Ely chorister Patrick Aspbury, who shot to fame in classical trio The Choirboys, is remembered as ‘a much-loved son, brother, family member and cherished friend’

Patrick Aspbury, of The Choirboys, is remembered as “a much-loved family member and cherished friend

Patrick Aspbury, of The Choirboys, is remembered as “a much-loved family member and cherished friend".jpg - Credit: Archant

Former Ely chorister Patrick Aspbury – who shot to fame aged 12 after landing a £500,000 classical record deal – has died.

A founder member of The Choirboys whose early career was mentored by Aled Jones, has been remembered as “a much-loved son, brother, family member and cherished friend”.

Patrick died aged 23, on April 12 at around 4pm, when he was hit by a train near Chelmsford railway station.

In 2005, whilst at Ely Cathedral, he helped to form the classical trio The Choirboys following a talent search designed to promote choir music to a wider audience.

They were selected from cathedral choristers around the UK for a recording contract with Universal Classics and Jazz, and released their self-titled first album in November.


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After appearing on television and radio stations, they performed at several events, including the Southwell Minster St. Cecilia Concert, Ely Cathedral May Day Concert and charity concerts in London venues such as the Royal Albert Hall.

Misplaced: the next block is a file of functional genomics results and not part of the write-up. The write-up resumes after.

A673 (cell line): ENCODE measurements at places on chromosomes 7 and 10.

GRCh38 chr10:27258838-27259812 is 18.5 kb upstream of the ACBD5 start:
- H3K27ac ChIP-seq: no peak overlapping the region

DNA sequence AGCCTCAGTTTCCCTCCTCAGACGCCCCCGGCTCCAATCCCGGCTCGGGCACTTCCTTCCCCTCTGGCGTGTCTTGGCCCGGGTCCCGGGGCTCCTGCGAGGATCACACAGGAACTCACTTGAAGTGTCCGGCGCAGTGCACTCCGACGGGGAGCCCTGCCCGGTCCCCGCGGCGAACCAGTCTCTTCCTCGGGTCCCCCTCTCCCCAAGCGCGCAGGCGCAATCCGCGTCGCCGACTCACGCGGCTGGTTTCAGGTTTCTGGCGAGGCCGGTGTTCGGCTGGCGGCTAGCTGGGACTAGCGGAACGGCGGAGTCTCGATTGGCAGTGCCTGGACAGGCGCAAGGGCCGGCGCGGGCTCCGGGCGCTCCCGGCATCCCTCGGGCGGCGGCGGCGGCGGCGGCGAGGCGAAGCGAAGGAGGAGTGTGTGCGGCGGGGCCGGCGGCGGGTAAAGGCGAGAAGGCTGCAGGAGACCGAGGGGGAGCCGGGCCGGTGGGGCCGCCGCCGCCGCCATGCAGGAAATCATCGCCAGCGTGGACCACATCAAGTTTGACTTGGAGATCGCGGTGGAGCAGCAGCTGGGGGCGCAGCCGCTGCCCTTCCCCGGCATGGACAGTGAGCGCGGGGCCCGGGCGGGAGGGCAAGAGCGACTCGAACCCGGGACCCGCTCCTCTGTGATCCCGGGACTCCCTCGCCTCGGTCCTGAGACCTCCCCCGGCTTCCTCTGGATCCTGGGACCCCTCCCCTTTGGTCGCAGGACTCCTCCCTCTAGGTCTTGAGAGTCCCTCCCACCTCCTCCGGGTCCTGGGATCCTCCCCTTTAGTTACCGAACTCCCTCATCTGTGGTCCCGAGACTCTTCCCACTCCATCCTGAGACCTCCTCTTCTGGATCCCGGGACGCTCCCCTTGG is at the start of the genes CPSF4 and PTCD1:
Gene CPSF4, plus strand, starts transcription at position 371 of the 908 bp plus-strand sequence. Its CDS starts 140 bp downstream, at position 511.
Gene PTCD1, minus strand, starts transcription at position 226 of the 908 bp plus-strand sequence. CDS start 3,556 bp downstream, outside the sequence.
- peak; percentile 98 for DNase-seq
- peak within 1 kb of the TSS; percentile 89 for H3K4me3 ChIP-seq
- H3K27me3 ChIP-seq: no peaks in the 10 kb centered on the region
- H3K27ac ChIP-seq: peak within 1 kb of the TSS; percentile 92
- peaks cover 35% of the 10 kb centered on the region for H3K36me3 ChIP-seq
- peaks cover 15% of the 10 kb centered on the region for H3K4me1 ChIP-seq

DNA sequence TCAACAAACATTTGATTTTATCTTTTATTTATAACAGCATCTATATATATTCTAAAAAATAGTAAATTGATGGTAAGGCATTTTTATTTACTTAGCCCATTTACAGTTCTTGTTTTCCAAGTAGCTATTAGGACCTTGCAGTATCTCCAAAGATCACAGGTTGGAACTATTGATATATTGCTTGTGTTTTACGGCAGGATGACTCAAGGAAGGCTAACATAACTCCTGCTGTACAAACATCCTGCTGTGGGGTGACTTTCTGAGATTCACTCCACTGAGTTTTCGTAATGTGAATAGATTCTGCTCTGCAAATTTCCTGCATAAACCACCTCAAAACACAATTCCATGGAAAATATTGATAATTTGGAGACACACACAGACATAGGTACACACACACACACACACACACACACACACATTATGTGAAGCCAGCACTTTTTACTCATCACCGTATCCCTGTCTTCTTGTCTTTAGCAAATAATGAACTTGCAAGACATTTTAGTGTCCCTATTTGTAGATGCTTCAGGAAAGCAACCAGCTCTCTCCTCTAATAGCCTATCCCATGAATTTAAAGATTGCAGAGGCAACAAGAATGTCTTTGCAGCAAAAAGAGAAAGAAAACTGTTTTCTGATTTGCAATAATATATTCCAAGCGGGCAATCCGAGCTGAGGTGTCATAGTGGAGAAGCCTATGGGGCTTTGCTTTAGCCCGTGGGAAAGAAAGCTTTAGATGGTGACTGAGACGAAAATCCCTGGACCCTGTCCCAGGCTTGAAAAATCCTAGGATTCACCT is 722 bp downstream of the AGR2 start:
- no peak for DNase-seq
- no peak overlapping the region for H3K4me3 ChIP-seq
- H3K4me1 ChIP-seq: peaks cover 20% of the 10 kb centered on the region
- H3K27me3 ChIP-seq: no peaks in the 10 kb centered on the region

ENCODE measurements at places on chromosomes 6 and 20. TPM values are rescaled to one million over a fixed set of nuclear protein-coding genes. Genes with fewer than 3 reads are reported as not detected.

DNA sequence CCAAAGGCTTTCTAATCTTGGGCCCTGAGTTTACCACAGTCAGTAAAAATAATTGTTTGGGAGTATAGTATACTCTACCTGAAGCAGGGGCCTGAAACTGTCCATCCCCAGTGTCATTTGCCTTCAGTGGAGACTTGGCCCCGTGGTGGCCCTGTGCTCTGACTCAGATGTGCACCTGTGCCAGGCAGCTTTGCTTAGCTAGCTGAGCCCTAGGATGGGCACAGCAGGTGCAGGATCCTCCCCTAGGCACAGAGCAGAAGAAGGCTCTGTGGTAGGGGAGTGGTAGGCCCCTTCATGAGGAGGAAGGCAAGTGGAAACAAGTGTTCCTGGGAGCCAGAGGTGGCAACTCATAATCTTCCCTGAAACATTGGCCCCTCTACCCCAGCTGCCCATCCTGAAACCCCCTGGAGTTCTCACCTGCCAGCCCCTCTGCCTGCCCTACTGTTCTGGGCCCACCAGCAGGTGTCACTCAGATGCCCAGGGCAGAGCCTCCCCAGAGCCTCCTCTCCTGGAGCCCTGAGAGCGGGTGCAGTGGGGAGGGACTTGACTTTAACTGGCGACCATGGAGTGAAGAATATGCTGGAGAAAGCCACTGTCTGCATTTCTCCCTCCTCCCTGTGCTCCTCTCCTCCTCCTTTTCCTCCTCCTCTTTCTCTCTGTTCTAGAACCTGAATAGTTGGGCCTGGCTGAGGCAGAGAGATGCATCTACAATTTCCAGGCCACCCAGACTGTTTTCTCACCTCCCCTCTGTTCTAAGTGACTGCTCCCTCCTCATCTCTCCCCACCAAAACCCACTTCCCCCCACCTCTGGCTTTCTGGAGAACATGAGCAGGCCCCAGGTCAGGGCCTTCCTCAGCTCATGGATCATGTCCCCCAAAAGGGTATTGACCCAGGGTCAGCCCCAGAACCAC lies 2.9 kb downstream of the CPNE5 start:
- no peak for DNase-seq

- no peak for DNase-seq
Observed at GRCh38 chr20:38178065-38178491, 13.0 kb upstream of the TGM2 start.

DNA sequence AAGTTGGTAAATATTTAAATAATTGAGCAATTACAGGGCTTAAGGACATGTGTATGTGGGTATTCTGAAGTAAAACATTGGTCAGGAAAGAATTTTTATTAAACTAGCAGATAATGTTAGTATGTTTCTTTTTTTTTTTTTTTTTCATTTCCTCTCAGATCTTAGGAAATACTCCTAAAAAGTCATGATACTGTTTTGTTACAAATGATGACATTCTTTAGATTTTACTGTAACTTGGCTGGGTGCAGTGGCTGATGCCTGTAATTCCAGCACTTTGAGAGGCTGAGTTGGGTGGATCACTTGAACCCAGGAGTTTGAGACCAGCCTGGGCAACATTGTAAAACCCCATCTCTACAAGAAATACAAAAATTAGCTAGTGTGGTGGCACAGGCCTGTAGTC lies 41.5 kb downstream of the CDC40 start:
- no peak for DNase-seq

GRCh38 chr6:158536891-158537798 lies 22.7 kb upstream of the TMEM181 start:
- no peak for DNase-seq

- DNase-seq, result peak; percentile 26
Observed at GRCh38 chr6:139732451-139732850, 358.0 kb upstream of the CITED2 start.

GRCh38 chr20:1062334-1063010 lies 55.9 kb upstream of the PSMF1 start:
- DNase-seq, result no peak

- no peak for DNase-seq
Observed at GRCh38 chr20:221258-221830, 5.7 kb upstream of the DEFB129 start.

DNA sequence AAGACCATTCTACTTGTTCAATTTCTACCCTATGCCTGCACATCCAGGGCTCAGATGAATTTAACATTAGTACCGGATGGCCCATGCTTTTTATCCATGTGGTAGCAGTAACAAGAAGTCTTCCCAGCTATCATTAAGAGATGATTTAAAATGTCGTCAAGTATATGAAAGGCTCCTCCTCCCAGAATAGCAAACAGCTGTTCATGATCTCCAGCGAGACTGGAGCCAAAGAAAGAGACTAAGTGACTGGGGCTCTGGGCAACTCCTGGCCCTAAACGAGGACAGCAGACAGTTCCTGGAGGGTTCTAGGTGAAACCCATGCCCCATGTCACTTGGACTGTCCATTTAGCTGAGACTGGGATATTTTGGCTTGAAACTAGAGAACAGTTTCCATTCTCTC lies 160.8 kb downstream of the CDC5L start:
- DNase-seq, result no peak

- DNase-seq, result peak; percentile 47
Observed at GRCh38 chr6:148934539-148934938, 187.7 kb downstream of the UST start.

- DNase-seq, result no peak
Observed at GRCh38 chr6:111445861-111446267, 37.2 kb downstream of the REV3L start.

Their debut self-titled album sold 100,000 copies in its first week, making it the fastest-selling classical debut album and landing a gold disc which was presented to them on Blue Peter.

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In 2007 The Choirboys received a platinum disc for their album as sales topped £300,000.

At the age of 14, Patrick became a music scholar in Year 10 and a member of the King’s Barbers, the close harmony group of former choristers.

Ahead of an inquest into his death, Patrick’s family released a statement paying tribute to him.

“It is with great sadness that we acknowledge the loss of much-loved son, brother, family member and cherished friend Patrick,” the statement said.

“In addition to his singing, Patrick was also a talented and promising composer, keen footballer and Spurs fan, and above all a sensitive, thoughtful, and caring person.

“He will be sorely missed. We would ask that everyone respect our family’s privacy, and Patrick’s memory, during this difficult time.”

The funeral service was held at Bentley Crematorium, Ongar Road, Pilgrim’s Hatch, Brentwood last Thursday (May 4).

Donations, if desired, should be made to Shelter or Crisis and sent to T Pennack and Sons Funeral Directors, 1-3 Maldon Road, Great Baddow, Chelmsford.

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